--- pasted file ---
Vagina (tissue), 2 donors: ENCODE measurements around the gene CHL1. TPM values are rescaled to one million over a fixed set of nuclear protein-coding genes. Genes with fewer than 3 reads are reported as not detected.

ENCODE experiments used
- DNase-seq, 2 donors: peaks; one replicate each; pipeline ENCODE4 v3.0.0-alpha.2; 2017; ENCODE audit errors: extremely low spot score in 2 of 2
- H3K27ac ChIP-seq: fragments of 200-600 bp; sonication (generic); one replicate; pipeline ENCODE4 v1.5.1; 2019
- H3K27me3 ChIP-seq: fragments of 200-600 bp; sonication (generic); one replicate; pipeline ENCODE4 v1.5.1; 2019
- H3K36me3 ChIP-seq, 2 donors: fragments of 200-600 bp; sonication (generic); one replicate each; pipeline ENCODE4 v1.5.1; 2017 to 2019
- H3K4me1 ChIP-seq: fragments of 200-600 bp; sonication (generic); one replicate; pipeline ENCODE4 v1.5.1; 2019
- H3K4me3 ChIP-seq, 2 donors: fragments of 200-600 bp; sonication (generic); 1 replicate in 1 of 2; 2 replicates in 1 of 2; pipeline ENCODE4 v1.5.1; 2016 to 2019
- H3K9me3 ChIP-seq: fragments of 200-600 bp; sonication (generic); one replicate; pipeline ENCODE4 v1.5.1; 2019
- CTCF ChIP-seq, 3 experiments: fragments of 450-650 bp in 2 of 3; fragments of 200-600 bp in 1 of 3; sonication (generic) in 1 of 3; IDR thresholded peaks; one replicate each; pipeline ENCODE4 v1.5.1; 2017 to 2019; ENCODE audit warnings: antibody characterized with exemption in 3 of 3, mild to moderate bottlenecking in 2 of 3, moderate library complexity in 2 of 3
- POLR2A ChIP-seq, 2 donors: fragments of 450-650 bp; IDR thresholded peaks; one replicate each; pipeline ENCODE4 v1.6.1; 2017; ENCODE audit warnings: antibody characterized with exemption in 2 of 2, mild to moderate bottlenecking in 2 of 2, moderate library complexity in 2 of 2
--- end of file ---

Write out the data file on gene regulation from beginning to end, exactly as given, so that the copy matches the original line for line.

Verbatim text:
Vagina (tissue), 2 donors: ENCODE measurements around the gene CHL1. TPM values are rescaled to one million over a fixed set of nuclear protein-coding genes. Genes with fewer than 3 reads are reported as not detected.

ENCODE experiments used
- DNase-seq, 2 donors: peaks; one replicate each; pipeline ENCODE4 v3.0.0-alpha.2; 2017; ENCODE audit errors: extremely low spot score in 2 of 2
- H3K27ac ChIP-seq: fragments of 200-600 bp; sonication (generic); one replicate; pipeline ENCODE4 v1.5.1; 2019
- H3K27me3 ChIP-seq: fragments of 200-600 bp; sonication (generic); one replicate; pipeline ENCODE4 v1.5.1; 2019
- H3K36me3 ChIP-seq, 2 donors: fragments of 200-600 bp; sonication (generic); one replicate each; pipeline ENCODE4 v1.5.1; 2017 to 2019
- H3K4me1 ChIP-seq: fragments of 200-600 bp; sonication (generic); one replicate; pipeline ENCODE4 v1.5.1; 2019
- H3K4me3 ChIP-seq, 2 donors: fragments of 200-600 bp; sonication (generic); 1 replicate in 1 of 2; 2 replicates in 1 of 2; pipeline ENCODE4 v1.5.1; 2016 to 2019
- H3K9me3 ChIP-seq: fragments of 200-600 bp; sonication (generic); one replicate; pipeline ENCODE4 v1.5.1; 2019
- CTCF ChIP-seq, 3 experiments: fragments of 450-650 bp in 2 of 3; fragments of 200-600 bp in 1 of 3; sonication (generic) in 1 of 3; IDR thresholded peaks; one replicate each; pipeline ENCODE4 v1.5.1; 2017 to 2019; ENCODE audit warnings: antibody characterized with exemption in 3 of 3, mild to moderate bottlenecking in 2 of 3, moderate library complexity in 2 of 3
- POLR2A ChIP-seq, 2 donors: fragments of 450-650 bp; IDR thresholded peaks; one replicate each; pipeline ENCODE4 v1.6.1; 2017; ENCODE audit warnings: antibody characterized with exemption in 2 of 2, mild to moderate bottlenecking in 2 of 2, moderate library complexity in 2 of 2